In many jurisdictions, software developers are required to provide a specific warranty for the software they develop. To meet these warranty obligations and defend against potential claims, developers should make clear agreements about the scope of services, bug fixing, and updating of the software.
When developing software, protecting trade secrets and confidential information is critical. Developers should take appropriate protective measures, such as using non-disclosure agreements (NDAs) and implementing source code access controls.
Security of developed software is an important aspect of building customer trust and minimizing liability risks. Developers should follow cybersecurity best practices, proactively identify and fix security vulnerabilities, and regularly audit the software for security risks.
Coming too late…
The consequences too late consultation …
That is why it is advisable to seek legal support already during the development phase of the software and not only at the end, when the software is ready for the market. Unfortunately, this is exactly the standard scenario when developers turn to us: The software is ready, you want to finally bring it to market, and now all you have to do is sign off on it. You notice this quickly when someone contacts you and already emphasizes in the request that a maximum of one hour of consulting time will probably be enough.
Overall, early legal support during software development can help to avoid potential legal problems and make the development process as a whole more efficient and secure. This, in turn, can contribute to a successful market launch of the software and a lower legal risk in the long term. There are several concrete reasons why early legal guidance during software development is beneficial and money well spent – even if you would prefer to develop only software from the start. Mirroring the above aspects are these:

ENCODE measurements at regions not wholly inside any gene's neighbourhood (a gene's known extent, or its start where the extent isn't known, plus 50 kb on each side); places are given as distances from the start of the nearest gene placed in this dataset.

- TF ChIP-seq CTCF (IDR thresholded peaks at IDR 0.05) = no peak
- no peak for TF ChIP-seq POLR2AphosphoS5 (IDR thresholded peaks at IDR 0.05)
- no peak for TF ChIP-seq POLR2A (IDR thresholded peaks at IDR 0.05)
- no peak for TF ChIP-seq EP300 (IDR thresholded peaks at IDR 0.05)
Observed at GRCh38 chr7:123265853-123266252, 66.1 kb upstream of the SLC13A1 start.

- Legal risks are identified early: Early legal advice allows potential legal problems to be identified and addressed in the development phase before they lead to costly delays or adjustments.
- Compliance with data protection regulations: Data protection is an essential aspect of software development, especially when personal data is processed. An attorney can help understand the requirements of applicable data protection laws and implement appropriate data protection measures during the development process.
- Open Source Licenses and Copyright: Early legal advice can help ensure that the use of open source components and collaboration with other developers is in compliance with applicable licensing and copyright laws.
- Secrecy Protection: Legal experts can help implement measures to protect trade secrets and confidential information, such as the use of non-disclosure agreements (NDAs) and access controls.